We sought approval from the men who looked like us to affirm our places in the community and — and we were dismissed.

The same folk enacting misogynoir onto them and perpetuating cisheteropatriarchal ideals were the same ones refusing to acknowledge our manhood through homophobic remarks and actions. When Beyoncé’s country ass called upon ladies, that call applied to me. Being able to shake off the constraints of traditional gendered language but also embracing it by way of redefining it via inserting my big, muscular, fat 6’1” three-hundred-some-odd-pound frame into the call of “Okay, ladies, now let’s get in formation” is just another form of a song by a black female artist being the soundtrack of my “fuck you” to a society that is intent on blocking my black gay ass from a state of everlasting lit-dom.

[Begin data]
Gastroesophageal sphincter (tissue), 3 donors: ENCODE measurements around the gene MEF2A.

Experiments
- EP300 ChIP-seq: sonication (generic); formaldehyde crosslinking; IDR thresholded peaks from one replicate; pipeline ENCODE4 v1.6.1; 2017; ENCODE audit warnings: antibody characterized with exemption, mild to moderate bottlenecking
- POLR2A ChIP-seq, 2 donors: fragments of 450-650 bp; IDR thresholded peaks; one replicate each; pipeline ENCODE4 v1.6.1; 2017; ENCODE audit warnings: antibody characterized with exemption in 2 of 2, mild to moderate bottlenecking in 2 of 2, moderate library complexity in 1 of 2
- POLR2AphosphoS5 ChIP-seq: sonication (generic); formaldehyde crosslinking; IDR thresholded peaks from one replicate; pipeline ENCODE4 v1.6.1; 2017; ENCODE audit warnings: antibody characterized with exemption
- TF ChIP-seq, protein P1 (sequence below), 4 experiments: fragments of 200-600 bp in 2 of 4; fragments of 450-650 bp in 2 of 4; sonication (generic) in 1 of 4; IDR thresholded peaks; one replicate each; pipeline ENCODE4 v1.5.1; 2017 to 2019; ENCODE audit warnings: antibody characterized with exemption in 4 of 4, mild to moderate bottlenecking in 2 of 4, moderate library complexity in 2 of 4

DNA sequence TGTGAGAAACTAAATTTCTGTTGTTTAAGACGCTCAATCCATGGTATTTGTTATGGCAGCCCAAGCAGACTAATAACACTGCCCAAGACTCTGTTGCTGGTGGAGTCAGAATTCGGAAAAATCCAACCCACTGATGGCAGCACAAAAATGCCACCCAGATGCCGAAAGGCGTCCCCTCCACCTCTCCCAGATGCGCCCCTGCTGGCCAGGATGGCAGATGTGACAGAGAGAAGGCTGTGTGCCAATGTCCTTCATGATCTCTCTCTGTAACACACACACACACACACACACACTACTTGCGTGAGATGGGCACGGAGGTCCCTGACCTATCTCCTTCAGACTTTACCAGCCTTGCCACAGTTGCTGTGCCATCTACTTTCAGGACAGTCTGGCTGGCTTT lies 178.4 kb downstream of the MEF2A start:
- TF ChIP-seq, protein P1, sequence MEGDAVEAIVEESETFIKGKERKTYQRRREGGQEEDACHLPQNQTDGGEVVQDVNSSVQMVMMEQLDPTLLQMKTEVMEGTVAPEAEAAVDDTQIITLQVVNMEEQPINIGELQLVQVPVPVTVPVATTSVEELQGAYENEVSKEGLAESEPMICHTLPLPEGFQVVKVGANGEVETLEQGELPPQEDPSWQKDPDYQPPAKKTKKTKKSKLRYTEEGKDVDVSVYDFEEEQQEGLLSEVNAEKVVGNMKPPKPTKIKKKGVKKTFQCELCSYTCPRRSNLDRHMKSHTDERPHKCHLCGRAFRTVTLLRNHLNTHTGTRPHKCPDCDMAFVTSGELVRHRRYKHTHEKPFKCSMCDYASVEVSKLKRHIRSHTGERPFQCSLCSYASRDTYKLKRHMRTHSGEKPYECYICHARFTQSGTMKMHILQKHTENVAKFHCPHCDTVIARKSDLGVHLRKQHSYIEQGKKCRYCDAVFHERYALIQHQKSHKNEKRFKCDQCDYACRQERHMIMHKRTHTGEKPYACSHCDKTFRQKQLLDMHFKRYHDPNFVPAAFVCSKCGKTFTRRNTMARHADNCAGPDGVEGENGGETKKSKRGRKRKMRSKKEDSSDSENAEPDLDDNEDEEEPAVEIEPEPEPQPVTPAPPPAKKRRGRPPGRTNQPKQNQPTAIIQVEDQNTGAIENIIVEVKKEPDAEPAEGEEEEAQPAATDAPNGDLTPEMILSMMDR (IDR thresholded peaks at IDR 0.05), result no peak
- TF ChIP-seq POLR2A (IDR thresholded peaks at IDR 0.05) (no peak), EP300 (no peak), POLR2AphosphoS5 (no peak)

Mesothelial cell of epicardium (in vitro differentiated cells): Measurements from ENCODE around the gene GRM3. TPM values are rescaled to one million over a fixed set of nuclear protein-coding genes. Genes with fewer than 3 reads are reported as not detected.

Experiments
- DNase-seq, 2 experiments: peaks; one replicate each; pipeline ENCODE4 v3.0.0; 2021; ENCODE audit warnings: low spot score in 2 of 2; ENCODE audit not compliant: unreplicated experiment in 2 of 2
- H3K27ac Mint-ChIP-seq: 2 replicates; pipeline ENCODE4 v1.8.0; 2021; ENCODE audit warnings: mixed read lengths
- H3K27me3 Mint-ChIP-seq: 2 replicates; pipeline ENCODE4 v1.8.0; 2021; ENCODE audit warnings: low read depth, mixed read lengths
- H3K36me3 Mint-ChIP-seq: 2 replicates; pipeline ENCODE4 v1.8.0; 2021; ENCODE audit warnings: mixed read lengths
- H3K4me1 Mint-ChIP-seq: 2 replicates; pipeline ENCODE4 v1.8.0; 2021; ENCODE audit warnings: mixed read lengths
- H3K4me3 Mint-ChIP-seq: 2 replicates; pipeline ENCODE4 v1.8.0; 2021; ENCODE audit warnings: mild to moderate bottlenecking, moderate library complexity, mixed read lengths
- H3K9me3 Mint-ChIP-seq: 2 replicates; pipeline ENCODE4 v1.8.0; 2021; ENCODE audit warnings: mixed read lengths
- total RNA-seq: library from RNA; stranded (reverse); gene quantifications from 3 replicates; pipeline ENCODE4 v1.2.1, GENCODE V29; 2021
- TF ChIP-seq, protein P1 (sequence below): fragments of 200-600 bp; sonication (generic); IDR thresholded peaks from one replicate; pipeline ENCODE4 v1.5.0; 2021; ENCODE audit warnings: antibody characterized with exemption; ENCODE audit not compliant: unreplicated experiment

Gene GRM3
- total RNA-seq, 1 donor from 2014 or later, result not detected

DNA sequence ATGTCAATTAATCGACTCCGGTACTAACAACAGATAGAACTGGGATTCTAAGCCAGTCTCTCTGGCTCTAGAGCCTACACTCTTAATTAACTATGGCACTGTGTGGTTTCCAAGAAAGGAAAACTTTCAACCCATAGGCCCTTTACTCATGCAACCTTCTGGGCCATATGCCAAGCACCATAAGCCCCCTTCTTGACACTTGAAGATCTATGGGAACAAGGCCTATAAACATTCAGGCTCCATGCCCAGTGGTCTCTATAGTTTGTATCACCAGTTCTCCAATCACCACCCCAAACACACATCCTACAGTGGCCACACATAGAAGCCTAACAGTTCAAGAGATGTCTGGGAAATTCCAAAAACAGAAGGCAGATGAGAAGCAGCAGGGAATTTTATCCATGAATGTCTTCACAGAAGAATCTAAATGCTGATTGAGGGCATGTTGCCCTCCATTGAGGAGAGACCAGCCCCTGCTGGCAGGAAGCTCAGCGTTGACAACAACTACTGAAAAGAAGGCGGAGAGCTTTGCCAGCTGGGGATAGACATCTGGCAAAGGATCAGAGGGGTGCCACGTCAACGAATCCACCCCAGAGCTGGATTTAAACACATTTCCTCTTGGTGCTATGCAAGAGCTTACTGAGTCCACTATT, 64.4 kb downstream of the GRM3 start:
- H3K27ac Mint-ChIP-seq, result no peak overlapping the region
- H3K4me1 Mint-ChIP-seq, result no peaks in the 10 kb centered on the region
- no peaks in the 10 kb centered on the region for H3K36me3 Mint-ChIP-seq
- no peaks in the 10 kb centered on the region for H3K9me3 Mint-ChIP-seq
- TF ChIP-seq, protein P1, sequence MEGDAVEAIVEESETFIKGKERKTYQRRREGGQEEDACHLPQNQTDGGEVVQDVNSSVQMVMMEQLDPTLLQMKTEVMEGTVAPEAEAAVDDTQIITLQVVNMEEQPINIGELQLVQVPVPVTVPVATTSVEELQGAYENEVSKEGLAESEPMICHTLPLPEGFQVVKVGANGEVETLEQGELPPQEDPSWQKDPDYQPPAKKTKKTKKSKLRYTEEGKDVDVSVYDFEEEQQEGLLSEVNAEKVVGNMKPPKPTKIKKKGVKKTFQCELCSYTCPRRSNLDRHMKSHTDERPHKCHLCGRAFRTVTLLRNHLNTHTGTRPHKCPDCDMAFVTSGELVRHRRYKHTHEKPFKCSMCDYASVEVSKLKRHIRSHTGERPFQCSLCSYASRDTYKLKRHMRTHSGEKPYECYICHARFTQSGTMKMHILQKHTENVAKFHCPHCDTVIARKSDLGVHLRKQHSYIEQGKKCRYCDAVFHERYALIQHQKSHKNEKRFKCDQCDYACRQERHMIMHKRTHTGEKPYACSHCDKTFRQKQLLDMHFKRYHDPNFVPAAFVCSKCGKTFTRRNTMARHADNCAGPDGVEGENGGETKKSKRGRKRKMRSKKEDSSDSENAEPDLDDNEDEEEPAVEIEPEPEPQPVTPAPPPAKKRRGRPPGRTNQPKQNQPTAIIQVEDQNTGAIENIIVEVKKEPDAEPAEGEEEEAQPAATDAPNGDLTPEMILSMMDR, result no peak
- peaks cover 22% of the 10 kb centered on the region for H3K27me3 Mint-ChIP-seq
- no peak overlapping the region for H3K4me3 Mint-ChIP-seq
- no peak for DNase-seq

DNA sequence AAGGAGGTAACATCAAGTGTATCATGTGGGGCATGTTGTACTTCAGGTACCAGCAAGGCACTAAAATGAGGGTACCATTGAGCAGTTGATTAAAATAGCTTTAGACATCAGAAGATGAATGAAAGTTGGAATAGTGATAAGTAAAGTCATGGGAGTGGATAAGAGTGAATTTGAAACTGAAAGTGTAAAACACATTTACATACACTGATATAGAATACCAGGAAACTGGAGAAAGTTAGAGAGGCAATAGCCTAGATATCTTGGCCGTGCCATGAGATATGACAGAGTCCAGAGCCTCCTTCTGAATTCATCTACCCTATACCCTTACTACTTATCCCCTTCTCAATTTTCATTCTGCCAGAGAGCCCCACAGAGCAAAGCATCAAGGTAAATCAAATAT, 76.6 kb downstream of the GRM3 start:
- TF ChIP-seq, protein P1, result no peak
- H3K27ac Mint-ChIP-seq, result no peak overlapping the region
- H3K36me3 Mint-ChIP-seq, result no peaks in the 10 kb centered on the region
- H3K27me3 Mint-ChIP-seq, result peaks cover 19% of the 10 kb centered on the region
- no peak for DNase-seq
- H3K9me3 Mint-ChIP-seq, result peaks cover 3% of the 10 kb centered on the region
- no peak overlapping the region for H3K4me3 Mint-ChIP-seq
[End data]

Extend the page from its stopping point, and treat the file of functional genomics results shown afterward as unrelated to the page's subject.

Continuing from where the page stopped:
Identity politics, Beyoncé

Intersectionality is a word that so many see but don’t acknowledge. Blackness, queerness and male-hood occupying one body means there’s a high possibility of always being on the precipice of a mental breakdown. The lack of affirmation for all parts of one’s identity breeds a certain contempt.

Being a grown ass 26-year-old man, though, I’m a bit more confident. I’m a bit surer of myself. I’m less concerned about the gaze of anyone who may disapprove of me (save: my safety). I’m more concerned with the young black boys on the steep drop toward adolescence developing a deep sense of insecurity or self-consciousness. I’m aware that part of my purpose is to make that less common.

Like I said, toxic masculinity is a daily fight. I’m glad that it’s one that, pretty recently, I’ve been winning more than losing. I’m just grateful that on those muggy days, when the block is hot, I have a tall glass of LEMONADE to cool me off.

Get y’all asses in Formation.